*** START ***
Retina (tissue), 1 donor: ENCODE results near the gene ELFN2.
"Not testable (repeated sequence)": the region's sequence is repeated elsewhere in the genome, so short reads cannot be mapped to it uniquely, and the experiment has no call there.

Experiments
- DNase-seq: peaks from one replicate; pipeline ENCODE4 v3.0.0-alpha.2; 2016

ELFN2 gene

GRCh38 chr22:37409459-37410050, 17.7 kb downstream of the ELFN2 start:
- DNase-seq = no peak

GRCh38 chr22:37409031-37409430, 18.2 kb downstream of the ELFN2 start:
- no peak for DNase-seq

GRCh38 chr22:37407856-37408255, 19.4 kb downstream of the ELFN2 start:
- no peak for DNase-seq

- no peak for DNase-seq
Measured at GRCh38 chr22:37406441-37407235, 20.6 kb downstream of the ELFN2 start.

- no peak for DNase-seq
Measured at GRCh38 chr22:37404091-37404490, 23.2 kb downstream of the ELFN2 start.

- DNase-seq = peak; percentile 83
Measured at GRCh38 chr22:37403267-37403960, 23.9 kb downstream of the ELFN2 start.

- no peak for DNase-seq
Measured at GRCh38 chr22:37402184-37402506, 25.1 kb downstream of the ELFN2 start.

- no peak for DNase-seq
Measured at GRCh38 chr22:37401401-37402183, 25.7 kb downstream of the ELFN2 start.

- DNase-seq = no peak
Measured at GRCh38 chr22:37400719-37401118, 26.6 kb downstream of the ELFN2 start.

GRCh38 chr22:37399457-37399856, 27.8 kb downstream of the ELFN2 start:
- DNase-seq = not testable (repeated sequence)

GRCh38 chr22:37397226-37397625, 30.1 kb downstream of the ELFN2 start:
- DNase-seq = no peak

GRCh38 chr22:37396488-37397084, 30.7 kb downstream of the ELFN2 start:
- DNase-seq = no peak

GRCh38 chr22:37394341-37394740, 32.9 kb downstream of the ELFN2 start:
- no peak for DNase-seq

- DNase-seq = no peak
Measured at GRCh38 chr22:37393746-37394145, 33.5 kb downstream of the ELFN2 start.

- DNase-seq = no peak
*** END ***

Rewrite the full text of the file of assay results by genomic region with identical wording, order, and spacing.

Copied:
Retina (tissue), 1 donor: ENCODE results near the gene ELFN2.
"Not testable (repeated sequence)": the region's sequence is repeated elsewhere in the genome, so short reads cannot be mapped to it uniquely, and the experiment has no call there.

Experiments
- DNase-seq: peaks from one replicate; pipeline ENCODE4 v3.0.0-alpha.2; 2016

ELFN2 gene

GRCh38 chr22:37409459-37410050, 17.7 kb downstream of the ELFN2 start:
- DNase-seq = no peak

GRCh38 chr22:37409031-37409430, 18.2 kb downstream of the ELFN2 start:
- no peak for DNase-seq

GRCh38 chr22:37407856-37408255, 19.4 kb downstream of the ELFN2 start:
- no peak for DNase-seq

- no peak for DNase-seq
Measured at GRCh38 chr22:37406441-37407235, 20.6 kb downstream of the ELFN2 start.

- no peak for DNase-seq
Measured at GRCh38 chr22:37404091-37404490, 23.2 kb downstream of the ELFN2 start.

- DNase-seq = peak; percentile 83
Measured at GRCh38 chr22:37403267-37403960, 23.9 kb downstream of the ELFN2 start.

- no peak for DNase-seq
Measured at GRCh38 chr22:37402184-37402506, 25.1 kb downstream of the ELFN2 start.

- no peak for DNase-seq
Measured at GRCh38 chr22:37401401-37402183, 25.7 kb downstream of the ELFN2 start.

- DNase-seq = no peak
Measured at GRCh38 chr22:37400719-37401118, 26.6 kb downstream of the ELFN2 start.

GRCh38 chr22:37399457-37399856, 27.8 kb downstream of the ELFN2 start:
- DNase-seq = not testable (repeated sequence)

GRCh38 chr22:37397226-37397625, 30.1 kb downstream of the ELFN2 start:
- DNase-seq = no peak

GRCh38 chr22:37396488-37397084, 30.7 kb downstream of the ELFN2 start:
- DNase-seq = no peak

GRCh38 chr22:37394341-37394740, 32.9 kb downstream of the ELFN2 start:
- no peak for DNase-seq

- DNase-seq = no peak
Measured at GRCh38 chr22:37393746-37394145, 33.5 kb downstream of the ELFN2 start.

- DNase-seq = no peak